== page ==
MUTARE- It was between November 23-25 in 1977 when the Rhodesian Security Forces
attacked the Zanla military and refugee camps in Mozambique killing thousands of women and
children and freedom fighters.
November 23 this year marked the 45 th anniversary of the Chimoio massacre where thousands of
Zimbabwean liberation war fighters and refugees lost their lives after an attack by Rhodesian
forces under Operation Dingo.
As the Zanla (military wing of Zanu PF) and Zipra (military wing of Zapu) freedom fighters
intensified the struggle for liberation launching attacks from Mozambique and Zambia
respectively so did the resolve of the Rhodesian ruling elite to keep the shackles of colonialism
The Chimoio massacre took place at around 8am when most of the camp’s inhabitants were on
parade. Information gathered from Selous Scouts, captured guerillas and subsequent surveillance
led the Rhodesians straight to the refugee camp.
The Rhodesians came to believe that it was at Chimoio camp that thousands of Zanla cadres
brought back from training in countries like Tanzania, China and Ethiopia and elsewhere were
The attack was well coordinated as the Rhodesians had established an administrative point on the
Muswata Mountain range directly to the west of Chimoio for re – supply of fuel and ammunition.
A decoy of civilian aircraft that was used for deception preceded the attack.
The attacking force was made up of hawker Hunters, six Vampire ground attack aircraft, three
Canberra bombers, six Dakota troop-carrying aircraft, 12 Lynx ground attack light aircraft and
185 ground troops parachuted and landed within vicinity.
Operation Dingo was one of the many attempts in Mozambique by the Rhodesian forces to quash
the liberation struggle, with some of the notable operations in Mozambique including Operation
Traveler Attack on Caponda base, Mozambique, April 1976, Operation Detachment, raid on
Chigamane, Mozambique, May 1976, Operation Long John, attack on Mapai, Mozambique, June
1976, Nyadzonia/Pungwe Raid, Mozambique, August 1976 and Operation Maradon, attack on
Jorge do Limpopo and Massengena, Mozambique, October 1976.
The indiscriminate attacks aimed at exterminating the Zanla war machinery resulted in the loss
of thousands of freedom fighters and innocent civilians. However this did not deter the liberation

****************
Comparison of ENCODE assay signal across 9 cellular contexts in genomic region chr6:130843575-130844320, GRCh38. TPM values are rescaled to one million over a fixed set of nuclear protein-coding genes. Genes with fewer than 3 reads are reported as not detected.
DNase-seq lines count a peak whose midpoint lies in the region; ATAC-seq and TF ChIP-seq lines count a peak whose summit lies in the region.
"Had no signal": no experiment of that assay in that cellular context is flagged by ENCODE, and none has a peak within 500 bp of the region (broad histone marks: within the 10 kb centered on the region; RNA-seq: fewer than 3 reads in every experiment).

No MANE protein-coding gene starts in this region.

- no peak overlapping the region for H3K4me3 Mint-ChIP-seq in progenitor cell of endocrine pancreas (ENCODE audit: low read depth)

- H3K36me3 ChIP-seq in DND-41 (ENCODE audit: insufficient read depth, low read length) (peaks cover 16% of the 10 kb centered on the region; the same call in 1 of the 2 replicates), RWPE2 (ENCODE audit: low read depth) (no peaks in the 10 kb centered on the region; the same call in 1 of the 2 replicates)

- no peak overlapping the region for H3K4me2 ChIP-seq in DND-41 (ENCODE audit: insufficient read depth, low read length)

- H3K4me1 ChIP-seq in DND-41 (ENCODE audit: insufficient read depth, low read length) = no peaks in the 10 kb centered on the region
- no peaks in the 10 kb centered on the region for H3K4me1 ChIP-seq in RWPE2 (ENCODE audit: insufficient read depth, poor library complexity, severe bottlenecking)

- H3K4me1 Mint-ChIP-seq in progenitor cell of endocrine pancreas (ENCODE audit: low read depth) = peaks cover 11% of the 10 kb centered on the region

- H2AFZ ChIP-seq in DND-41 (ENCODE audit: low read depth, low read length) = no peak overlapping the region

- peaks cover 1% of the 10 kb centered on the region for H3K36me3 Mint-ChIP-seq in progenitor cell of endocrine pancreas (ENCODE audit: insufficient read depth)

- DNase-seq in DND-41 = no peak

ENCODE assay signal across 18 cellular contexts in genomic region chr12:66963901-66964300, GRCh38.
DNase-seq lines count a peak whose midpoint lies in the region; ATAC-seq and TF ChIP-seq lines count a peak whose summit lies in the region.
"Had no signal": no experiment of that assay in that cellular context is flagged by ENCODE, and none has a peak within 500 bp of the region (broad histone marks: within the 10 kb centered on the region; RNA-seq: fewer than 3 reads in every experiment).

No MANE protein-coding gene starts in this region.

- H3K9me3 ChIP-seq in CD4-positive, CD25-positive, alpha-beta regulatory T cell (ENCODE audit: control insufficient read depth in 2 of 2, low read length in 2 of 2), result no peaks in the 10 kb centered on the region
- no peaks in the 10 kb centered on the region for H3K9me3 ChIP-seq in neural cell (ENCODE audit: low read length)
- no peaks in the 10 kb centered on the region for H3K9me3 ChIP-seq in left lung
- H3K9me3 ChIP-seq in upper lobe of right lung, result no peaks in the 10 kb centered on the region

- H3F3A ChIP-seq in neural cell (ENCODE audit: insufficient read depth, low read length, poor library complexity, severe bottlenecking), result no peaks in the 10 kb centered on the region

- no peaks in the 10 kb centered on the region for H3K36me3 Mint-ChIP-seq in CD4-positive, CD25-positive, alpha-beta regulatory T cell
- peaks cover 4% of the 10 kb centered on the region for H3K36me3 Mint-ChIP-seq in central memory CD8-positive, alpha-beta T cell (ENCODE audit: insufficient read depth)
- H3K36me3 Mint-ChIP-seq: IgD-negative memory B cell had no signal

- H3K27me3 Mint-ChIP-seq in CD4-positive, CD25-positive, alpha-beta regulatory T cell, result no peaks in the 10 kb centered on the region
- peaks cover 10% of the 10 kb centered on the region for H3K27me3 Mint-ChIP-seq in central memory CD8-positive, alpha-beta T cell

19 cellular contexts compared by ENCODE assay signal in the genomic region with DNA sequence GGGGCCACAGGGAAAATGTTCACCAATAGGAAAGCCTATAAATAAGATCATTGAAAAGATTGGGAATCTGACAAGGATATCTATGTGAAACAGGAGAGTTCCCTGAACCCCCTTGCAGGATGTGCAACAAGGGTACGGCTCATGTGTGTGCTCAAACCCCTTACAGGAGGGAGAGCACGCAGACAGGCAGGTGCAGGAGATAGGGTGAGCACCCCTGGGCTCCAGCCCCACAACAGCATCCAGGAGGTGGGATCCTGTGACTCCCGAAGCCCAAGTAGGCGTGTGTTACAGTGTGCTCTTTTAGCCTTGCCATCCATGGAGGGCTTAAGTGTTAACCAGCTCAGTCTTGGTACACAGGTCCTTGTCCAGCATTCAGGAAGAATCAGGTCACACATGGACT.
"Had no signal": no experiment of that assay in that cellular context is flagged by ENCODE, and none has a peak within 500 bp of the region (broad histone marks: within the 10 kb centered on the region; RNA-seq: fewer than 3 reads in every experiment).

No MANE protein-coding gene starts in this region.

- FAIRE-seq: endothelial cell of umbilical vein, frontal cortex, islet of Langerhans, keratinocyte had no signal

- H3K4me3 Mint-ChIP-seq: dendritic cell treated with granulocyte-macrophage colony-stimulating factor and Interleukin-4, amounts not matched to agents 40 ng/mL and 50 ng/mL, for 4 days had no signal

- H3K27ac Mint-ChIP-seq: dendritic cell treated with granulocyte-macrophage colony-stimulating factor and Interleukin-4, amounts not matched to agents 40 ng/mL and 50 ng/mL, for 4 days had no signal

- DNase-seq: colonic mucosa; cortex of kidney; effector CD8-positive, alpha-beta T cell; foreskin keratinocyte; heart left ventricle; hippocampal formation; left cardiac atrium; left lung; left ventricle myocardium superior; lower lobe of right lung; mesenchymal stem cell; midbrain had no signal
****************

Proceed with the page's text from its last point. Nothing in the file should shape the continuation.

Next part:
movement, instead it galvanised the resolve of the guerrilla fighters to dislodge the colonial
regime and unjust rule in Rhodesia.
As a result of the blood shed at Chimoio, the site has been immortalised in the annals of the
country's history as a symbol of resistance to colonial rule, self-sacrifice, determination and
triumph against all adversity.
Chimoio Camp is located some 21km north of the City of Chimoio in the Manica Province of
Mozambique. It is located on a former Portuguese owned farm called Adriano.
The Chimoio liberation war camp was established when Zanu shifted from Zambia into
Mozambique. Chimoio was the headquarters of Zanu and Zanla during Zimbabwe’s liberation
War. It is estimated that between 9 000 and 1 1000 people were resident at the camp who were
placed in various bases for different roles.
Today, Chimoio has significant value to the nation as a whole. The shrine has brought cohesion
and bonded together liberation war veterans from all parts of Zimbabwe.
Many who survived the massacre in 1977 revisit the site to honour of their fallen colleagues.
Memories still linger in the minds of Zimbabweans long after the attainment of independence,
lest we forget the bloodshed in an effort to gain freedom.
The shrine is also testimony to the role played by the neighboring countries and the international
community in the liberation of the country. The National Museums and Monuments of
Zimbabwe is working tirelessly to keep Chimoio as a living site and always relevant to